The modern AI revolution began during an obscure research contest. It was 2012, the third year of the annual ImageNet competition, which challenged teams to build computer vision systems that would recognize 1,000 objects, from animals to landscapes to people.
In the first two years, the best teams had failed to reach even 75% accuracy. But in the third, a band of three researchers—a professor and his students—suddenly blew past this ceiling. They won the competition by a staggering 10.8 percentage points. That professor was Geoffrey Hinton, and the technique they used was called deep learning.
Hinton had actually been working with deep learning since the 1980s, but its effectiveness had been limited by a lack of data and computational power. His steadfast belief in the technique ultimately paid massive dividends. The fourth year of the ImageNet competition, nearly every team was using deep learning and achieving miraculous accuracy gains. Soon enough deep learning was being applied to tasks beyond image recognition, and within a broad range of industries as well.
Last year, for his foundational contributions to the field, Hinton was awarded the Turing Award, alongside other AI pioneers Yann LeCun and Yoshua Bengio. On October 20, I spoke with him at MIT Technology Review’s annual EmTech MIT conference about the state of the field and where he thinks it should be headed next.
The following has been edited and condensed for clarity.
I do believe deep learning is going to be able to do everything, but I do think there’s going to have to be quite a few conceptual breakthroughs. For example, in 2017 Ashish Vaswani et al. introduced transformers, which derive really good vectors representing word meanings. It was a conceptual breakthrough. It’s now used in almost all the very best natural-language processing. We’re going to need a bunch more breakthroughs like that.
Yes. Particularly breakthroughs to do with how you get big vectors of neural activity to implement things like reason. But we also need a massive increase in scale. The human brain has about 100 trillion parameters, or synapses. What we now call a really big model, like GPT-3, has 175 billion. It’s a thousand times smaller than the brain. GPT-3 can now generate pretty plausible-looking text, and it’s still tiny compared to the brain.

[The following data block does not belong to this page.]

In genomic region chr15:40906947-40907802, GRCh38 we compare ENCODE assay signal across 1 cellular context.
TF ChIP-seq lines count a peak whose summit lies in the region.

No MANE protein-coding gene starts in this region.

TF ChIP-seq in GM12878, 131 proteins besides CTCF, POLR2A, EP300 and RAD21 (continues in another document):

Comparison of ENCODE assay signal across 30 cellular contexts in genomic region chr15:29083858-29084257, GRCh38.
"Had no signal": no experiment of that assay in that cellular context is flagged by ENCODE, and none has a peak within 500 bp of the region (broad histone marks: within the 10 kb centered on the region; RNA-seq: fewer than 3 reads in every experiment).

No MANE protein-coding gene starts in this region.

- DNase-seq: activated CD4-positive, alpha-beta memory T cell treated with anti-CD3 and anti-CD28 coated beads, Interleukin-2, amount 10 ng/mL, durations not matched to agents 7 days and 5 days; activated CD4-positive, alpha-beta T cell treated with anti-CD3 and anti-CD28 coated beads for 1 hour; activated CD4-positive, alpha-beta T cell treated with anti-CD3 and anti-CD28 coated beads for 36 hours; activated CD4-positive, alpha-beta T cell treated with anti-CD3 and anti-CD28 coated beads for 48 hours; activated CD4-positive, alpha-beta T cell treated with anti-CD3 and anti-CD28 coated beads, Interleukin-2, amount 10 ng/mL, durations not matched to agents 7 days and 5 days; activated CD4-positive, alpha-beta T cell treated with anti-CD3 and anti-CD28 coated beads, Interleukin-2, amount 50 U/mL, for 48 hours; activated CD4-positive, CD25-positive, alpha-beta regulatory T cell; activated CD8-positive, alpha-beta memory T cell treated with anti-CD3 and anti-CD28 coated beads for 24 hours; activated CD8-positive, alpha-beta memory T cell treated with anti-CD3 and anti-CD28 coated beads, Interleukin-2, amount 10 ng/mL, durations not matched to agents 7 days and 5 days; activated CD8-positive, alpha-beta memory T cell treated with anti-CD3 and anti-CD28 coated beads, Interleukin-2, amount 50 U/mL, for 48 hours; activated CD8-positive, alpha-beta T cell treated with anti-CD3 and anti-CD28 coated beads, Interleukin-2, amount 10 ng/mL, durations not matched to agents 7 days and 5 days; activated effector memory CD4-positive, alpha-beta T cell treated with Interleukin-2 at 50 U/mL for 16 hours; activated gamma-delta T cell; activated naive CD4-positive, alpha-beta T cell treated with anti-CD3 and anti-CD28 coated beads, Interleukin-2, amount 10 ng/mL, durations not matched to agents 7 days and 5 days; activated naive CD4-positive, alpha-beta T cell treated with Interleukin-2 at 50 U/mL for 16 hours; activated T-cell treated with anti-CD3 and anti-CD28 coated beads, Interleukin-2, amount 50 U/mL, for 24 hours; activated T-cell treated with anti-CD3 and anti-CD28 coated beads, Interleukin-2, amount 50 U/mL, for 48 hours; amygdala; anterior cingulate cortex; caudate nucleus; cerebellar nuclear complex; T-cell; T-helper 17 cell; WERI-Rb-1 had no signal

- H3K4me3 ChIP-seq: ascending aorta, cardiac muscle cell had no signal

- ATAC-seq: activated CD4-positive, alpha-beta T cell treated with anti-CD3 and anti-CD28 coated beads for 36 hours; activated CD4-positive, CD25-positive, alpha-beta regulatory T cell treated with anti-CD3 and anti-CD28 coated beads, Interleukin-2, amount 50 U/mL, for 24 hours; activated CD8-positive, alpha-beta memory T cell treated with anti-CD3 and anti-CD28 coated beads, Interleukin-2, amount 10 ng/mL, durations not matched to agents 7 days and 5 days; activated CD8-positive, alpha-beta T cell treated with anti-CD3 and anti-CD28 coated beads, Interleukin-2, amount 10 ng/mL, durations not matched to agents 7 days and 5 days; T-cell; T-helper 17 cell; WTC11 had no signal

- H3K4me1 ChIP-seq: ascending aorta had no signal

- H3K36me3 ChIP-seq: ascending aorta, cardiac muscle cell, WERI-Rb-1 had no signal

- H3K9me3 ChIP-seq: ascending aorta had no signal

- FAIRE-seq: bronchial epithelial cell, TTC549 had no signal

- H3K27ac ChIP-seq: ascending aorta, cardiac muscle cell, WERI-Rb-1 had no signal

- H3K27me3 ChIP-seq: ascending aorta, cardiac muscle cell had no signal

Both. There’s a sort of discrepancy between what happens in computer science and what happens with people. People have a huge amount of parameters compared with the amount of data they’re getting. Neural nets are surprisingly good at dealing with a rather small amount of data, with a huge numbers of parameters, but people are even better.
I agree that that’s one of the very important things. I also think motor control is very important, and deep neural nets are now getting good at that. In particular, some recent work at Google has shown that you can do fine motor control and combine that with language, so that you can open a drawer and take out a block, and the system can tell you in natural language what it’s doing.
For things like GPT-3, which generates this wonderful text, it’s clear it must understand a lot to generate that text, but it’s not quite clear how much it understands. But if something opens the drawer and takes out a block and says, “I just opened a drawer and took out a block,” it’s hard to say it doesn’t understand what it’s doing.
A long time ago in cognitive science, there was a debate between two schools of thought. One was led by Stephen Kosslyn, and he believed that when you manipulate visual images in your mind, what you have is an array of pixels and you’re moving them around. The other school of thought was more in line with conventional AI. It said, “No, no, that’s nonsense. It’s hierarchical, structural descriptions. You have a symbolic structure in your mind, and that’s what you’re manipulating.”
I think they were both making the same mistake. Kosslyn thought we manipulated pixels because external images are made of pixels, and that’s a representation we understand. The symbol people thought we manipulated symbols because we also represent things in symbols, and that’s a representation we understand. I think that’s equally wrong. What’s inside the brain is these big vectors of neural activity.
Absolutely. I have good friends like Hector Levesque, who really believes in the symbolic approach and has done great work in that. I disagree with him, but the symbolic approach is a perfectly reasonable thing to try. But my guess is in the end, we’ll realize that symbols just exist out there in the external world, and we do internal operations on big vectors.
Well, my problem is I have these contrarian views and then five years later, they’re mainstream. Most of my contrarian views from the 1980s are now kind of broadly accepted. It’s quite hard now to find people who disagree with them. So yeah, I’ve been sort of undermined in my contrarian views.